MS certainly comes with a long list of symptoms. So, where exactly does medical marijuana fit into the picture? Before we explore the research surrounding cannabis and MS symptoms, it helps to first examine exactly how cannabis works in the body.

A Word on the Endocannabinoid System

Just as we possess a nervous system and a cardiovascular system, we also have an endocannabinoid system (ECS). Much like our other physiological systems, the ECS plays a fundamental role in how our bodies operate. While the pulmonary system helps us breathe and the nervous system keeps us ticking, the ECS helps to maintain a state called homeostasis (biological balance). Put simply, it helps the other systems in the body to operate at their sweet spots.

Researchers have found ECS components throughout the body, from the nervous system to the skin and bones. They help to fulfil a long list of functions, from regulating neurotransmitter firing to building up bone tissue. The key components of this vital system include a series of cannabinoid receptors, signalling molecules (endocannabinoids), and enzymes that make and break down these signalling molecules.

The interesting thing about cannabis? The herb contains a family of chemicals called cannabinoids. These molecules interact with the ECS and modulate it to varying degrees, ultimately influencing one of the most important systems in the body.

A Word on the Endocannabinoid System

It turns out the ECS often plays a role in health conditions. When this system becomes disrupted, it causes a shift away from homeostasis that can sometimes manifest as disease. For example, researchers have found that some people diagnosed with MS display a dysregulated ECS.

Research conducted at Università Tor Vergata in Italy measured endocannabinoid levels[1] in 26 MS patients, 25 healthy controls, and mice that served as a preclinical model of MS. The results indicate that relapsing MS patients had higher levels of anandamide (one of the main endocannabinoids) in samples of cerebrospinal fluid and peripheral lymphocytes (immune cells). The researchers also found elevated anandamide levels present in the mice, leading them to conclude that MS is associated with significant alterations of the ECS.

However, more human trials are required to figure out how exactly tapping into the ECS could help to strike at the root of MS. At present, the majority of studies have focused on if cannabis might help to alleviate some of the symptoms of the condition.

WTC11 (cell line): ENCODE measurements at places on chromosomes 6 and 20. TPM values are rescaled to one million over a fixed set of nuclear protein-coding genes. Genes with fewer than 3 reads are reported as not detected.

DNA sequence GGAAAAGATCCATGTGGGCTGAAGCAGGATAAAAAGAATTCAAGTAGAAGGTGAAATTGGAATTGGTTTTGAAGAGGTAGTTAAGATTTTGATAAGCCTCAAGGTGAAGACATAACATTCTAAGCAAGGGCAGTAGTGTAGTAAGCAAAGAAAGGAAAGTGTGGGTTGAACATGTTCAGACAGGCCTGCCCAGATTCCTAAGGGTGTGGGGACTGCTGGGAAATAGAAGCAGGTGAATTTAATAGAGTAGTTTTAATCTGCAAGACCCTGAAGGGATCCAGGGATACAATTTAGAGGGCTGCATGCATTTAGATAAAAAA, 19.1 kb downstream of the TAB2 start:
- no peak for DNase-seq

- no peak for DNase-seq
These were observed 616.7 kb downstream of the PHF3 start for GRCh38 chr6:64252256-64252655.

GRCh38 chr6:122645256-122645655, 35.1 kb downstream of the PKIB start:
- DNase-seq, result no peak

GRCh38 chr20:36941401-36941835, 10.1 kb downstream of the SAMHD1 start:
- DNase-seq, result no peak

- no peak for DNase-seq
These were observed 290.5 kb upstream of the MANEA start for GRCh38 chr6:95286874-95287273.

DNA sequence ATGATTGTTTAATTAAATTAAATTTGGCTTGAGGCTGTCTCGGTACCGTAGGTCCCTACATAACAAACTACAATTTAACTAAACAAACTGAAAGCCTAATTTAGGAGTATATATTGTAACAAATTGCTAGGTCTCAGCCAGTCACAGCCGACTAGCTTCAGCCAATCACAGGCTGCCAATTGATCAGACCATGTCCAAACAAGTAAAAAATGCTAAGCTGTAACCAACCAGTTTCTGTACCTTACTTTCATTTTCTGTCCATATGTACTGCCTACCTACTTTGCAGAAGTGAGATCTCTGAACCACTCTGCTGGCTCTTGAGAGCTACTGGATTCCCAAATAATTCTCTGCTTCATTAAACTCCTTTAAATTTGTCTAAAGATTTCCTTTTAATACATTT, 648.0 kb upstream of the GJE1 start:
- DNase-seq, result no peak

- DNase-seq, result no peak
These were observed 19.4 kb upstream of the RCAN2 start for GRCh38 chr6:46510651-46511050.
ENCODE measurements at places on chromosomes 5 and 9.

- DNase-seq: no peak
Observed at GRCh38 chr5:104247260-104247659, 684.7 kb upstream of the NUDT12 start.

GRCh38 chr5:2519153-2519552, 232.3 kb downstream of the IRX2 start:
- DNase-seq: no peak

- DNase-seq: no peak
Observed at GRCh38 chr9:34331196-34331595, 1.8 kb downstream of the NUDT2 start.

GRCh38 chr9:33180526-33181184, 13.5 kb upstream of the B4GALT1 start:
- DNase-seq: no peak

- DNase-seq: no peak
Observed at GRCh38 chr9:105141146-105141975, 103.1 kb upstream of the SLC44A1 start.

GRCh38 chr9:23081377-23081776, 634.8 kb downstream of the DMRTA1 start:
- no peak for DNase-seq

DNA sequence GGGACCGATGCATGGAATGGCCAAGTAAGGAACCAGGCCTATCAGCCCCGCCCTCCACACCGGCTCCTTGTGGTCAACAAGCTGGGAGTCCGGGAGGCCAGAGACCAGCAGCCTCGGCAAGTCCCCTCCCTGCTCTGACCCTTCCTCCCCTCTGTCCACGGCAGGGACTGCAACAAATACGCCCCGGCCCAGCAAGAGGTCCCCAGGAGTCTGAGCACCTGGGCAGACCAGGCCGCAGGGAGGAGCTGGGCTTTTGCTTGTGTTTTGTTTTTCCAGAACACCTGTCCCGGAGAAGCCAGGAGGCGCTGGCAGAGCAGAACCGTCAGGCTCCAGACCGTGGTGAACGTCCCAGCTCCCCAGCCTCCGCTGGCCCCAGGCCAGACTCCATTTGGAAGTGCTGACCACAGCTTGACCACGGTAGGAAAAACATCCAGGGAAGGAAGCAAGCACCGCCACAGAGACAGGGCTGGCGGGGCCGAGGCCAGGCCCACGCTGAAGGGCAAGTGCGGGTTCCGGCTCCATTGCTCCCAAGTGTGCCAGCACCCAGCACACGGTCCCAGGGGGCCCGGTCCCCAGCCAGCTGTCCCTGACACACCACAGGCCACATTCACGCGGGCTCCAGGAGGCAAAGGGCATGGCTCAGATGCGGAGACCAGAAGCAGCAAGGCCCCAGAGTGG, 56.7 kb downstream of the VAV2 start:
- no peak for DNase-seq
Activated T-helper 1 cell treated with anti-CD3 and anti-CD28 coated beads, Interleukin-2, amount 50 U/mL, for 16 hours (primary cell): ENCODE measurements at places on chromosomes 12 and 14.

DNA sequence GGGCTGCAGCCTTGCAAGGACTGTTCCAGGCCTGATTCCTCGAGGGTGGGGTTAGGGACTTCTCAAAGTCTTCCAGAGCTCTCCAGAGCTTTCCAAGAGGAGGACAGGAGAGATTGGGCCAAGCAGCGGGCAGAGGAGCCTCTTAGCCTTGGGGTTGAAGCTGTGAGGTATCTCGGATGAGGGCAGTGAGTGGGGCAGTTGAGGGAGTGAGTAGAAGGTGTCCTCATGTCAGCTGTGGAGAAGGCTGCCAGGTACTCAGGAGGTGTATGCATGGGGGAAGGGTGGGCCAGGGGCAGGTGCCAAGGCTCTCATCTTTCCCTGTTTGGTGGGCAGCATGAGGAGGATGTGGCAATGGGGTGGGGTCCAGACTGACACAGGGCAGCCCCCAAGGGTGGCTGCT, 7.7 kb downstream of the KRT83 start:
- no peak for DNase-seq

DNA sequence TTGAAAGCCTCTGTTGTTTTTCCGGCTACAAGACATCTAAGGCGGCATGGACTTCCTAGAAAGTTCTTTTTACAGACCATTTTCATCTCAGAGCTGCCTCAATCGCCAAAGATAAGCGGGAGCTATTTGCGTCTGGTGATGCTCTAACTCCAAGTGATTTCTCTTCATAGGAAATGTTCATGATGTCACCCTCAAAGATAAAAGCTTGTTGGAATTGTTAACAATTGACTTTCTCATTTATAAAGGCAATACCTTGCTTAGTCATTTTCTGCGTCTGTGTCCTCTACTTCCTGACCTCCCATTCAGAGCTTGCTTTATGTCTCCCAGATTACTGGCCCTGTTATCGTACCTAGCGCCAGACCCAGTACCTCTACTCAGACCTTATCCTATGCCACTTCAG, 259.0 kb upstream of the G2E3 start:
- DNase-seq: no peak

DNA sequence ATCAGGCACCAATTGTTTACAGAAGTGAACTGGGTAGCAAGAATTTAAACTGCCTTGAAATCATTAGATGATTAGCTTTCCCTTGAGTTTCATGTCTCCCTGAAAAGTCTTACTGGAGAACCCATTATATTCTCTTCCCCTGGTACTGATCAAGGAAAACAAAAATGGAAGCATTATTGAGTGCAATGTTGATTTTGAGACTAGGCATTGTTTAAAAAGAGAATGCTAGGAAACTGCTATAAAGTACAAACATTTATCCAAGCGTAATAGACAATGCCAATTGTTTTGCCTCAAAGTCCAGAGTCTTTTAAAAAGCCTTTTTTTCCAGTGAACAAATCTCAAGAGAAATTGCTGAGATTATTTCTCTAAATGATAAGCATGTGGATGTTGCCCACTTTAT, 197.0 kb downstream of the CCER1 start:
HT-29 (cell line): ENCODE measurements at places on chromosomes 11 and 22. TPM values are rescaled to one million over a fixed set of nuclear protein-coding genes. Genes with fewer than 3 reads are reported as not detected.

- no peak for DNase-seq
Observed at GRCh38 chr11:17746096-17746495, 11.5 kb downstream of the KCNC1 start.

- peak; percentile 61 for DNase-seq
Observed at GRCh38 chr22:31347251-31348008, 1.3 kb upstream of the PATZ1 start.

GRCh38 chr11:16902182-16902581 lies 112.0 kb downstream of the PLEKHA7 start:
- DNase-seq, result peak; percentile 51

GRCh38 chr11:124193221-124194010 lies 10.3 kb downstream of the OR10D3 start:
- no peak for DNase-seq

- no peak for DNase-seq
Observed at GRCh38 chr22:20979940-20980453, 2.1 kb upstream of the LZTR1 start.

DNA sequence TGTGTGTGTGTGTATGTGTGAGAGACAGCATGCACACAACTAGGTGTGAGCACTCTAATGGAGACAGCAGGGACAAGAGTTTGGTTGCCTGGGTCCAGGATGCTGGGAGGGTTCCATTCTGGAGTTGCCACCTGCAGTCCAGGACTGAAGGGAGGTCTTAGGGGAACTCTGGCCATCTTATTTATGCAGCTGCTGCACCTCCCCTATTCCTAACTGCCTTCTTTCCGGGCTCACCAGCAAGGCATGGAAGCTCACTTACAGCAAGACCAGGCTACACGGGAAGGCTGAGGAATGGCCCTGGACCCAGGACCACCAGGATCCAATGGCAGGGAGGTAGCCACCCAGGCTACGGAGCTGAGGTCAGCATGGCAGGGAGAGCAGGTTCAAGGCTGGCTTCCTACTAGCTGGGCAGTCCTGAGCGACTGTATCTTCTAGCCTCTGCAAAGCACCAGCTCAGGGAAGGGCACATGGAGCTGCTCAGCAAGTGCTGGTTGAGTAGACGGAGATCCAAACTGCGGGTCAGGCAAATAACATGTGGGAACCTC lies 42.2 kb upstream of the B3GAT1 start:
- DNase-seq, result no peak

• Cannabis and Spasticity

Spasticity results in feelings of stiffness in MS patients, and may make it difficult for them to move. This symptom takes a toll on quality of life and often accompanies pain and weakness. Ongoing studies are exploring the potential of cannabis to reduce spasticity, and therefore increase quality of life in MS patients.

A randomised, placebo-controlled trial conducted in 2012 tested smoked cannabis against placebo[2] in patients with treatment-resistant spasticity. Future studies hope to repeat these positive findings and edge closer toward an understanding of how cannabis could help manage this symptom.

The potential of marijuana for muscle spasms and spasticity has led numerous governments around the world to legalize cannabis-based medicines for this purpose. For example, the government of the United Kingdom made the oral spray Sativex (nabiximols) available to patients with moderate to severe spasticity. The preparation contains equal quantities of THC and CBD. Although it doesn’t work for all patients, the MS Society reports Sativex has a positive effect on the majority of patients[3].

  • Cannabis and Pain

Humans have recruited cannabis to deal with pain for thousands of years. It probably won’t surprise you to find out that the ECS also plays a key role in pain signalling pathways. Scores of anecdotal accounts from chronic pain sufferers report how THC can help ease discomfort and increase quality of life. But what does the research say?

A review paper published in the journal Frontiers in Pharmacology examines past studies that probed the pain-killing effects of the herb[4]. The authors state that the mechanism of action involves cannabinoids interacting with neurotransmitter release from nerve endings, and that meta-analyses of clinical trials show moderate evidence for cannabis in cases of chronic pain. Future high-quality clinical trials are needed to determine the analgesic effects of different cannabinoids in MS patients.

Cannabis and Pain

  • Cannabis and Bladder Control

As MS progresses, the immune system can damage parts of the brain and spinal cord responsible for controlling the bladder. Known as bladder incontinence, this lack of control can cause patients to urgently and frequently need to use the toilet. Interestingly, researchers are exploring the role of cannabis in bladder control[5] in MS patients. Several cannabinoids are showing promise in this area, including CBG[6] (cannabigerol).

  • CBD and Mobility